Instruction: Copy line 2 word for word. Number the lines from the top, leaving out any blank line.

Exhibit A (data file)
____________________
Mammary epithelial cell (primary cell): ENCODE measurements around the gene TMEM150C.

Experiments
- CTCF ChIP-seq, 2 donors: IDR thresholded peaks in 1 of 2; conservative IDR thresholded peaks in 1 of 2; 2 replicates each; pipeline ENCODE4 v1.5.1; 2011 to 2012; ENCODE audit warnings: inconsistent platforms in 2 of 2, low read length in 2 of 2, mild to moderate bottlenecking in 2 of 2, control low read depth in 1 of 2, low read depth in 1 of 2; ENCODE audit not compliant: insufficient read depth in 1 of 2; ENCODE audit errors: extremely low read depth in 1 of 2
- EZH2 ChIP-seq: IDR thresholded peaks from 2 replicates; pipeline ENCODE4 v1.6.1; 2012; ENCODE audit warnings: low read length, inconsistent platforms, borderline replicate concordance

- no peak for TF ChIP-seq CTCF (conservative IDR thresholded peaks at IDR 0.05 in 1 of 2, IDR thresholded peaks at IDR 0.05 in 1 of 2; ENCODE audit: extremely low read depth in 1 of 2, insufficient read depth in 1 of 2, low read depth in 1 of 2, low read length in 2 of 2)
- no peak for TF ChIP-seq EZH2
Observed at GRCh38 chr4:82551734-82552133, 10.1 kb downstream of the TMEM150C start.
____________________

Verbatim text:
Experiments